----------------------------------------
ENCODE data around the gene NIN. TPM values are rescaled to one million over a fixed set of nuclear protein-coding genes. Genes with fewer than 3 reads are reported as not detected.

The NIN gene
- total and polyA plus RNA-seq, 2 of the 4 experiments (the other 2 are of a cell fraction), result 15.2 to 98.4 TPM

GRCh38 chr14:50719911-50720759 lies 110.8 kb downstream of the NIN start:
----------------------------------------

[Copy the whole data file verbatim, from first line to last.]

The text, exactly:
ENCODE data around the gene NIN. TPM values are rescaled to one million over a fixed set of nuclear protein-coding genes. Genes with fewer than 3 reads are reported as not detected.

The NIN gene
- total and polyA plus RNA-seq, 2 of the 4 experiments (the other 2 are of a cell fraction), result 15.2 to 98.4 TPM

GRCh38 chr14:50719911-50720759 lies 110.8 kb downstream of the NIN start: